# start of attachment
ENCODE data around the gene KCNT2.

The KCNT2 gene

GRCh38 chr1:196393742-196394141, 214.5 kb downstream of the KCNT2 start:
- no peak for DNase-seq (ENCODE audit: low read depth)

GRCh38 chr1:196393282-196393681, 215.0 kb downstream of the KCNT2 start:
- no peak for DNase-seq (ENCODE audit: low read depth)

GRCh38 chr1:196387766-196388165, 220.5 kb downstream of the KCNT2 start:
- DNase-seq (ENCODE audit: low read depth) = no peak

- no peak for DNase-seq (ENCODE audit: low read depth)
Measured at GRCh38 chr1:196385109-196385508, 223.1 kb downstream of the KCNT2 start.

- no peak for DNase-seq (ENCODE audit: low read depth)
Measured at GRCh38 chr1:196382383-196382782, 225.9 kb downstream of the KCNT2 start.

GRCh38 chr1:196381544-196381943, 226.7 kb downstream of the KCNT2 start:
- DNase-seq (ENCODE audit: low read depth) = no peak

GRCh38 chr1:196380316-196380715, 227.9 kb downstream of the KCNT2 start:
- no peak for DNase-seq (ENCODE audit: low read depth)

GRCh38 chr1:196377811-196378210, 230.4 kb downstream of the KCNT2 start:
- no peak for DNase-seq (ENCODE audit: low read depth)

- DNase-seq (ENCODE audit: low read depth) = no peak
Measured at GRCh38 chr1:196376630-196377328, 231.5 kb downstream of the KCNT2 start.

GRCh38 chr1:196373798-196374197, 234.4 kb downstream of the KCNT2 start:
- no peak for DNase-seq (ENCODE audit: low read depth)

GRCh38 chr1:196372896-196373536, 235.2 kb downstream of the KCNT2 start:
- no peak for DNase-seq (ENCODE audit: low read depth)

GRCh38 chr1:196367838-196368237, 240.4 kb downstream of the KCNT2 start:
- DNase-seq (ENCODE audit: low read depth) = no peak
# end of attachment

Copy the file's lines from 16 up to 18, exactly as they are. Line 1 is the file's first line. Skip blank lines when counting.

- no peak for DNase-seq (ENCODE audit: low read depth)

GRCh38 chr1:196377811-196378210, 230.4 kb downstream of the KCNT2 start:
- no peak for DNase-seq (ENCODE audit: low read depth)